The PewResearch Religion & Public Life Project published a report today that shows people who consider themselves to be Christians make up 78.4% of this country's population. More than 3/4 of the people in this country claim to be Christians!!! So why do we suddenly have "holiday trees" rather than Christmas trees? Why are people wishing each other a "Happy Holiday" rather than a Merry Christmas? Why are businesses no longer able to display nativity scenes? Why do schools now have "winter breaks" rather than Christmas breaks?
Last year parents of children attending the Ralph J. Osgood school on Long Island, New York, were outraged when at the school's Christmas concert, the children sang the beautiful carol Silent Night with ALL references to Christ's birth removed. I've been listening to the radio & have heard about this happening elsewhere. What is going on here?!?!? A nationwide radio station is broadcast here & they start playing Christmas music 24/7 right after Halloween. I kid you not. I listened to them off & on for a year or two after moving here. I knew something was missing, but I couldn't quite put my finger on it. It dawned on me last year. No real Christmas music. No Silent Night, no Joy to the World, no Oh Come All Ye Faithful ... nothing like that. Nothing about the real meaning of Christmas.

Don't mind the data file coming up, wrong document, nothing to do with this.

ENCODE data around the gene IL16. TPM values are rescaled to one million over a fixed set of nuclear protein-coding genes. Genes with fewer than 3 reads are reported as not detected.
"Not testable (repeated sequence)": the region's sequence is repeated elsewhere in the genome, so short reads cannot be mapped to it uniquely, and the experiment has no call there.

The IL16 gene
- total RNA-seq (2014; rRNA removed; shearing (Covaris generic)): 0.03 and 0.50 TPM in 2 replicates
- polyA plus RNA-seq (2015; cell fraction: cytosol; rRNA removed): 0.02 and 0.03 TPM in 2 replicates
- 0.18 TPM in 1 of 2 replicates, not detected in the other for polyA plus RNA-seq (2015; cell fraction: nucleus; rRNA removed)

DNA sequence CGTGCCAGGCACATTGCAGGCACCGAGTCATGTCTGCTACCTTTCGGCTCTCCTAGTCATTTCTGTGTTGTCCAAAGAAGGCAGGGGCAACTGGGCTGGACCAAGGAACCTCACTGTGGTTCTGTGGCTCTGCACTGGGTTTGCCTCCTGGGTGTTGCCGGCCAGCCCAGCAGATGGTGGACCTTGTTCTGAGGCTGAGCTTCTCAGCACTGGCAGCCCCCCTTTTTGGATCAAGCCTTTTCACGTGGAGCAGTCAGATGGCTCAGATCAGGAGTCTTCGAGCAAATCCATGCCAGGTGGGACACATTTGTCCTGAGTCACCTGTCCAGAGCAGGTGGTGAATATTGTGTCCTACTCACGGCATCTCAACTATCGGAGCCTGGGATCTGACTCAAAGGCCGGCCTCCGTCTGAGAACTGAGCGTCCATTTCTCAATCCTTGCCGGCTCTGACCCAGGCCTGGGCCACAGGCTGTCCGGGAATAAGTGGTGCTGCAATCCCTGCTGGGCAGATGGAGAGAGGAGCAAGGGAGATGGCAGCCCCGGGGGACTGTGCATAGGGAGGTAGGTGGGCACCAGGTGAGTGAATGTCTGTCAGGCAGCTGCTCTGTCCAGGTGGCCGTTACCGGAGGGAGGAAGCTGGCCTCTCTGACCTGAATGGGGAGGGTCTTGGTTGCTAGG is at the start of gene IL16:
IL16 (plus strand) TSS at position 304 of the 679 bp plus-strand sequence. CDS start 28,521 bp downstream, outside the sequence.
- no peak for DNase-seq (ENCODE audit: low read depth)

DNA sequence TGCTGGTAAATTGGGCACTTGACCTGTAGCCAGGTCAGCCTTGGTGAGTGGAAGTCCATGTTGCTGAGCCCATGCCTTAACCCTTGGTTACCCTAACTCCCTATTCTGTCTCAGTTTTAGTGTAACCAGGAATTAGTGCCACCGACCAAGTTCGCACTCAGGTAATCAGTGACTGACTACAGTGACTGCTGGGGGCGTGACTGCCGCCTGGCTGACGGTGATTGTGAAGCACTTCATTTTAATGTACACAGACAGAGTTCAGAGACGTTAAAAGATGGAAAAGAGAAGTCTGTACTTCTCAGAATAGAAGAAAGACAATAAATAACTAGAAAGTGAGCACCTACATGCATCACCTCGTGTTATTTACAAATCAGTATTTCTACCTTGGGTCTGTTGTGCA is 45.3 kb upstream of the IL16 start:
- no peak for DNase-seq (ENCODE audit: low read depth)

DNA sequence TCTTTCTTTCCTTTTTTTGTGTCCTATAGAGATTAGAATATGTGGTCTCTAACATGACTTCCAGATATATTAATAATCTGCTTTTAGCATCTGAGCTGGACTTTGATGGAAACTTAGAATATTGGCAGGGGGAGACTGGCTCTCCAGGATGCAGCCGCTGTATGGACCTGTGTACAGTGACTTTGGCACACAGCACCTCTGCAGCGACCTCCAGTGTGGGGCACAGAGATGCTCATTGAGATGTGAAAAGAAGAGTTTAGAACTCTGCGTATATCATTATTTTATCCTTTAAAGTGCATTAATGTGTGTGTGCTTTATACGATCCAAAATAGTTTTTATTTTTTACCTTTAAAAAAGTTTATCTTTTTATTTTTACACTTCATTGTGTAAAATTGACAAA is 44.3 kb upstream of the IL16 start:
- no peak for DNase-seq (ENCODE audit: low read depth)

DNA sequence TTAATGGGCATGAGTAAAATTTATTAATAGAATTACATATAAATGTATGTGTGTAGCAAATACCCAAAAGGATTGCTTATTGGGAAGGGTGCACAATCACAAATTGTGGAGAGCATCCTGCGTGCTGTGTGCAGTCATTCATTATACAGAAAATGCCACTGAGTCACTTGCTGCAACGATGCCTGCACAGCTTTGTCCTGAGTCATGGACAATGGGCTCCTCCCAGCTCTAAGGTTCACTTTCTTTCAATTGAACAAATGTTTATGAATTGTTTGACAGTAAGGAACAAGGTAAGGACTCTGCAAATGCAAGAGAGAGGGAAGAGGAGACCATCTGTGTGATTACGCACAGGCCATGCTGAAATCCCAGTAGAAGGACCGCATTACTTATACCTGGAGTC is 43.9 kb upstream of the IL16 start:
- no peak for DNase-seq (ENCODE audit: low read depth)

The focus of Christmas for too many years has been gimmie-gimmie-gimmie. Christmas for many people is kicked off by standing in a mile-long line on Black Friday just so they can elbow, shove, & trample each other to get a flat screen TV for $200 ... for themselves! Christmas commercials encourage buying expensive gifts for friends & loved ones, or worse, gifting yourself! I saw a Christmas commercial a couple years ago with the catch phrase "Don't you deserve it?" Another commercial encouraged people to "Do something nice for yourself!" Sad. Oh so sad.
John & I watched a Christmas movie the other night called Guess Who's Coming to Christmas. The family of 4 ... father, mother, son, & daughter ... have the tradition of buying only one gift for the one person in the family whose name they draw out of a jar. There is a $10 spending limit on the gift. They have this tradition so they can focus on Jesus during the season, not on what they want or what they are going to get. I indicated to John that I thought this was a nice tradition. He thought so too.